Line of reasoning:  TARP required Congressional approval.  When The Fed started buying troubled mortgage assets out of the banks (MBS) in their QE3 program did they ask Congress for permission to do so?  No.  So why did they need Congressional approval to do allegedly that exact same thing under TARP?  Because they were lying from the get-go.  They always knew the money was going to be used for recapitalization.

The "troubled assets" on bank balance sheets were dealt with a few months later when when mark-to-market accounting was "temporarily" suspended on those assets (and has never been reinstituted).  QE3 quietly took them off the banks books permanently. 

THAT'S the real lie, what was ACTUALLY done and under the cover of what lies,  not this phoney-baloney issue of a "rate of return" on the TARP bailouts.  That's a total red herring.  Financial repression was coming whether the TARP program happened or not.

RaceToTheBottom's picture

Temporary Accounting suspensions can never be un-done, not unless we default and set the slate clean, but that would require too much honesty.


lunaticfringe's picture

You nailed it. Every bank was bankrupt. They stole taxpayer money, changed accounting rules, implemented ZIRP and saved trillions in interest owed to depositors, levered savings deposits into 4% treasuries, and printed away- fixing their fucked up balance sheets. That's all this has ever been- one big fucking con job sold to dumb Americans to make banks solvent and keep their cushy jobs.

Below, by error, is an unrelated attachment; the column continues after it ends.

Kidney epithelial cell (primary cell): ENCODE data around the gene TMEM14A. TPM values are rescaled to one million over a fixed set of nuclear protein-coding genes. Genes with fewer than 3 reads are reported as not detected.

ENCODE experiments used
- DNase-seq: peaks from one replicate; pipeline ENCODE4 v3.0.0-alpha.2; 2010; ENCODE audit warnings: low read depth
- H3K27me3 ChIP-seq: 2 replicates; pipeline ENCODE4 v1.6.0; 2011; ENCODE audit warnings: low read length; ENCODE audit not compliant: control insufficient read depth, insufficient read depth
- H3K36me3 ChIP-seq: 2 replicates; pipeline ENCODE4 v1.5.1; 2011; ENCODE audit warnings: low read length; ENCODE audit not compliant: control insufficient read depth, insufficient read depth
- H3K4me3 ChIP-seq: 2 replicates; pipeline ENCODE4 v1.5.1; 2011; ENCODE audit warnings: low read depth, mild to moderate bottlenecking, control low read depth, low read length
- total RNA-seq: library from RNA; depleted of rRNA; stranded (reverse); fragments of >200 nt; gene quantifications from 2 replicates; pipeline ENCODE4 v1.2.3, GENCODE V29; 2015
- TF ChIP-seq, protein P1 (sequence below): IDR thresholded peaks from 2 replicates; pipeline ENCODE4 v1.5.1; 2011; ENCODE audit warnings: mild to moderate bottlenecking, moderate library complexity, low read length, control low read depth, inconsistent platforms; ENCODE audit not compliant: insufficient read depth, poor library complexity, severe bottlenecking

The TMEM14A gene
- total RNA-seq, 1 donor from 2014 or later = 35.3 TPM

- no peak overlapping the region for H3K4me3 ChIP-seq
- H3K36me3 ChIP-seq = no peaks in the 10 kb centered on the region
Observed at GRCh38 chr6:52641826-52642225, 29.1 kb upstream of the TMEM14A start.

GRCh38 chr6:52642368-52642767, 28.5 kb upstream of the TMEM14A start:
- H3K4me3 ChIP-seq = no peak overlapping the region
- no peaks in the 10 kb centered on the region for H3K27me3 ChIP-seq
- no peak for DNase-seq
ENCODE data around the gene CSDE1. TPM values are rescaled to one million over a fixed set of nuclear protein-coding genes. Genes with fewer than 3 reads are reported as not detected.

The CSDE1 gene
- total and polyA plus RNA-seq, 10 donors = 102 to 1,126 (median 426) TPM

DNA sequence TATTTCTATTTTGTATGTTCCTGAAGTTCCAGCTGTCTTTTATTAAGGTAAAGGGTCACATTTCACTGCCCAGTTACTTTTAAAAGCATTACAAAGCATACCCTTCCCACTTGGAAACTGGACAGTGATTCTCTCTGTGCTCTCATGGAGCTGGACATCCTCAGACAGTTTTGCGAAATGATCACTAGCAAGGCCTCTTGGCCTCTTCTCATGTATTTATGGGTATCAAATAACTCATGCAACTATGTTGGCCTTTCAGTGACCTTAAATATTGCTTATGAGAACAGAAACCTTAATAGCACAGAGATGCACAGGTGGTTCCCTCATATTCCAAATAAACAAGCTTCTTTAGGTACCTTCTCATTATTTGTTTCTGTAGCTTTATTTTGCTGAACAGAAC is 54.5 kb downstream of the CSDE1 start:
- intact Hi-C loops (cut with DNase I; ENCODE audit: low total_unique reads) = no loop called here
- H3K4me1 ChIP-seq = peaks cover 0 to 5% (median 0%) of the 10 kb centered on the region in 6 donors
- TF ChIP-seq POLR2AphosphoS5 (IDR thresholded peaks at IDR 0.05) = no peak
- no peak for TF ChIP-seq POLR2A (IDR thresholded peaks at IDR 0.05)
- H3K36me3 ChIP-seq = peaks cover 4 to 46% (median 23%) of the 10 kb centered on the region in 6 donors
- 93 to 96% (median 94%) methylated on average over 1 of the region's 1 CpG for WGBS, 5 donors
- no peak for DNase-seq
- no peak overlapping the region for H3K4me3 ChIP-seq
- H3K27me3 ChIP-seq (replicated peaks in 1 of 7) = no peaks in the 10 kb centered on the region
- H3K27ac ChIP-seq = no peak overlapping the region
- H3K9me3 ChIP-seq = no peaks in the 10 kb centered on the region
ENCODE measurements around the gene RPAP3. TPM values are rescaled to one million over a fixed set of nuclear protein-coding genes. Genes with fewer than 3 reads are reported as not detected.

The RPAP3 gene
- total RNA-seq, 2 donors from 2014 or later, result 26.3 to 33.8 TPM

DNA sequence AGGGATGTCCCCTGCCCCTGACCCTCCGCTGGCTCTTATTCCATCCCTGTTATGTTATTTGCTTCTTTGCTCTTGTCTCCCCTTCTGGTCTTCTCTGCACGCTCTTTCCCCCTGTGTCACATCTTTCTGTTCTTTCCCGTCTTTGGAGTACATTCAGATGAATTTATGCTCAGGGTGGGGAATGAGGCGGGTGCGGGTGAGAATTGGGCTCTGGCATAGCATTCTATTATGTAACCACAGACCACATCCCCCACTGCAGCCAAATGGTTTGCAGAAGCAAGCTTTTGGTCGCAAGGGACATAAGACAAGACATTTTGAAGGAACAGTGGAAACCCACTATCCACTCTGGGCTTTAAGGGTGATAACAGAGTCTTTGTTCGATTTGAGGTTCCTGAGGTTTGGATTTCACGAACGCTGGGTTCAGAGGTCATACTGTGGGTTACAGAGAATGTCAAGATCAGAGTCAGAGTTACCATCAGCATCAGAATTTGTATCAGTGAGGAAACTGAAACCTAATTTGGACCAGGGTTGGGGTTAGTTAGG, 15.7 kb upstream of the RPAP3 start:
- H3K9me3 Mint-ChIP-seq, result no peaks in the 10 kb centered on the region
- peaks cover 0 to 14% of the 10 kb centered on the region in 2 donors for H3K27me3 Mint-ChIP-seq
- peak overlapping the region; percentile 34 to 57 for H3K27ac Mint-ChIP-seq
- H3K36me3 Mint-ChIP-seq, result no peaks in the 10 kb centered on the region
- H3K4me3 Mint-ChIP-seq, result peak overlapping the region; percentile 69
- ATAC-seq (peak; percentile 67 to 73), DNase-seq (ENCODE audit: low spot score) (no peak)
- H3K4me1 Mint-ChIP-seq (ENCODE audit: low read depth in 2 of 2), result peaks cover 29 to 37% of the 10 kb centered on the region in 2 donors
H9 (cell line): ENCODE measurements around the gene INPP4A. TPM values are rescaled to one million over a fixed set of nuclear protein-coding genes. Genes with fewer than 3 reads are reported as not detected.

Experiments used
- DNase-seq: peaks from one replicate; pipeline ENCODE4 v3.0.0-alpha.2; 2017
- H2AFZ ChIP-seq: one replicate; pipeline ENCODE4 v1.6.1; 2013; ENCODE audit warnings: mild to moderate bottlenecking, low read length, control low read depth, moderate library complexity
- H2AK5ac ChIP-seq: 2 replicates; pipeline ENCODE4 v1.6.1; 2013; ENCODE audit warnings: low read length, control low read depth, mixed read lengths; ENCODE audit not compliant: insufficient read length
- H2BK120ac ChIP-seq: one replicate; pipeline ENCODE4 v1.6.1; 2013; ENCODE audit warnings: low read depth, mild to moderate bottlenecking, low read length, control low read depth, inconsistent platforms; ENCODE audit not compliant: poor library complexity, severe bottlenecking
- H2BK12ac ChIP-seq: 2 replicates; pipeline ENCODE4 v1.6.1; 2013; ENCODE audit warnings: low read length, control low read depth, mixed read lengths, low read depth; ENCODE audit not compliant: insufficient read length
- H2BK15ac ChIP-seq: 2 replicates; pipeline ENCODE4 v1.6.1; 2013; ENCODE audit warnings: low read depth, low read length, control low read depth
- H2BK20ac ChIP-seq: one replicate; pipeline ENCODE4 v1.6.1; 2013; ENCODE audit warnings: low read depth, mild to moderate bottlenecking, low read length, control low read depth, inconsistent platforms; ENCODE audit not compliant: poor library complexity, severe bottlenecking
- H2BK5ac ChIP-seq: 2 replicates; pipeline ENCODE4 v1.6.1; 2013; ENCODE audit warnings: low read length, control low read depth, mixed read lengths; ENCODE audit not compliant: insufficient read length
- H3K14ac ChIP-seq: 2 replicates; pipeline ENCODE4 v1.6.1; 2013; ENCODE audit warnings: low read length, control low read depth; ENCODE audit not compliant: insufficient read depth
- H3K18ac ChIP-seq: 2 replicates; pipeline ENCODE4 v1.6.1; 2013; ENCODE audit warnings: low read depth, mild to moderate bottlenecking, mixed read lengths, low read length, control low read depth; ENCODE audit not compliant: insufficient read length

Duc888's picture

I remember I was working at Electric Boat (M.E.) at the time and mentioned this to my co-workers. They all thought I was completely off my rocker.

lunaticfringe's picture

Wrong. People have predicted this for 6 years. Name one reason that it can't go another 6.

Downtoolong's picture

Michael Lewis put it another way.

“It wasn’t a coordinated conspiracy among bankers that led to the financial crisis. The conspiracy began immediately after the crisis occurred.”

The best con is always one where the victim doesn’t even know he’s been conned.

Winston Churchill's picture

Helps when the mark is convinced he's exceptional.

A very old playbook.


frankinpetca's picture